According to a paper published in the online edition of the British journal Nature Medicine, preliminary studies by a team of scientists led by a Stanford neurology professor show the test is yielding promising results in predicting which patients with mild memory loss are at high risk of developing Alzheimer's disease.
In a study of 259 blood samples, the test identified early markers for Alzheimer's with 90 percent accuracy, reports CBS News correspondent John Blackstone.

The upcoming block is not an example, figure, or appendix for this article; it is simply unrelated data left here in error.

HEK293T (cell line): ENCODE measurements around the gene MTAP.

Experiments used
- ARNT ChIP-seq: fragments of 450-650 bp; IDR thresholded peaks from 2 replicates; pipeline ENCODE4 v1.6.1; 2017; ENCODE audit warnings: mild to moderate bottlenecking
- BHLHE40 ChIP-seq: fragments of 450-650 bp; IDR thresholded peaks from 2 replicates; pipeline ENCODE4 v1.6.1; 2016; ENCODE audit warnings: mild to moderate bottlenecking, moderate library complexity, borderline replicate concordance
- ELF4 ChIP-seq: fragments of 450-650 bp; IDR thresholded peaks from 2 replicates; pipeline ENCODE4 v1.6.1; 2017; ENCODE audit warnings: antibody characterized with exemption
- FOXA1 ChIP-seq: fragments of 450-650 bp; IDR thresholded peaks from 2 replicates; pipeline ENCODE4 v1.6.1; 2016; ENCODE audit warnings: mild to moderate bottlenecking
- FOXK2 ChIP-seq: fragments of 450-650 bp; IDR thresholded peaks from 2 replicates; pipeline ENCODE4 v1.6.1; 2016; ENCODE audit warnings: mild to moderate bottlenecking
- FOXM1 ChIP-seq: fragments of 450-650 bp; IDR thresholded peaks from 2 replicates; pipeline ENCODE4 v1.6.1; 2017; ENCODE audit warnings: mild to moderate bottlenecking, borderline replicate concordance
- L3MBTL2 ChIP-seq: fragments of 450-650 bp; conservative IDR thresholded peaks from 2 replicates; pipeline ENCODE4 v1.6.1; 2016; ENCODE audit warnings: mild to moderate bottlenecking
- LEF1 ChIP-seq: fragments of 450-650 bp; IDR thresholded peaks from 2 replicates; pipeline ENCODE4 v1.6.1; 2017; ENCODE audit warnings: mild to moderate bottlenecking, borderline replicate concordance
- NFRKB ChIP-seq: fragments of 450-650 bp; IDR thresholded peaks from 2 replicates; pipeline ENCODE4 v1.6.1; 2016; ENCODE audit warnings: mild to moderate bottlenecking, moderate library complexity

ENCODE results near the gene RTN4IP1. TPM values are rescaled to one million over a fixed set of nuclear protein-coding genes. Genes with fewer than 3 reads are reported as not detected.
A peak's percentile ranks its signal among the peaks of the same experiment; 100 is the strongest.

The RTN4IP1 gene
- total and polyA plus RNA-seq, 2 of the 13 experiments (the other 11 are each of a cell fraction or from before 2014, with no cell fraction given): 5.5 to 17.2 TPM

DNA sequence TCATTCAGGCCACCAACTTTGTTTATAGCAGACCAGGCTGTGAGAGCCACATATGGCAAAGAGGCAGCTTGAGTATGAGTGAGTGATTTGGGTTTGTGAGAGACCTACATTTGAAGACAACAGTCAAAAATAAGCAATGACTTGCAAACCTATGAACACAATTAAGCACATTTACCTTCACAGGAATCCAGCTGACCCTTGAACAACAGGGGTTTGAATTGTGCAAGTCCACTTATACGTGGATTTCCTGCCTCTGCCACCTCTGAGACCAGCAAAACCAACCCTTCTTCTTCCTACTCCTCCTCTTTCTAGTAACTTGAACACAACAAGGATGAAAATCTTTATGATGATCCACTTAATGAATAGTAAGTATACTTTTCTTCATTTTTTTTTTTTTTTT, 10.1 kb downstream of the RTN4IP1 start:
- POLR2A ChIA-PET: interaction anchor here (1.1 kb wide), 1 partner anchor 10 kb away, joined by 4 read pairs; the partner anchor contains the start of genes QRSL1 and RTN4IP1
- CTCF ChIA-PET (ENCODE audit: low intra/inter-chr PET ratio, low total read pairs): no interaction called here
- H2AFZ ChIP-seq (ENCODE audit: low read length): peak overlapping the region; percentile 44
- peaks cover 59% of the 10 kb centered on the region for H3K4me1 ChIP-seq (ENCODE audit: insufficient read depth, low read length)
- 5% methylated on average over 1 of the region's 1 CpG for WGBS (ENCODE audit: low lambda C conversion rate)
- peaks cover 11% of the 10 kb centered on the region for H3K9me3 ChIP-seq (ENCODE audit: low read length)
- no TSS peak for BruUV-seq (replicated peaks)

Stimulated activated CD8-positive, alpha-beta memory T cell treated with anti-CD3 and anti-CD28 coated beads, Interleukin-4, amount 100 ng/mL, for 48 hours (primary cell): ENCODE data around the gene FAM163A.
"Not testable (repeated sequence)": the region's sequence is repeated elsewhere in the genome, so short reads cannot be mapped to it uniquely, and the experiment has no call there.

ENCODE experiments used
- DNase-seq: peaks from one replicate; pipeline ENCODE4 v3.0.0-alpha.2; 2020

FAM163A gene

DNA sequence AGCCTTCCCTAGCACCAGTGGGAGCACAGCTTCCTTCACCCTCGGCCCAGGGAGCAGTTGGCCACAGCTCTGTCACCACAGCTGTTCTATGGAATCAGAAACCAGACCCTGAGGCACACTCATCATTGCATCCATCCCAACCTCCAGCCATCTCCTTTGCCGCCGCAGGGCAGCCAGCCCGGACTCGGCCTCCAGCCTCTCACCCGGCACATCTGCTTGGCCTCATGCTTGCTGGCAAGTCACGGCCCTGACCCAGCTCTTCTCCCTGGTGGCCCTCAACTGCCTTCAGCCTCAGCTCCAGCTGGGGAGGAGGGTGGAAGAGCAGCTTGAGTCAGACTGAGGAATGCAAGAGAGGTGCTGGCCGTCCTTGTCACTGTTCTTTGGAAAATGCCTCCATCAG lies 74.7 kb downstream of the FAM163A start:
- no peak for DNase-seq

Today only an autopsy can establish for sure that a patient had Alzheimer's. Brain scans and spinal taps are helpful but they're not certain.
There is still plenty of lab work to be done, more rigorous research before it's proven a simple blood test can diagnose Alzheimer's, but those working on the test are hopeful it can be approved for use by 2009, adds Blackstone.
Currently, an early Alzheimer's diagnosis requires complex brain scans. Spinal fluid can also reveal the disease but that can be a difficult and painful test.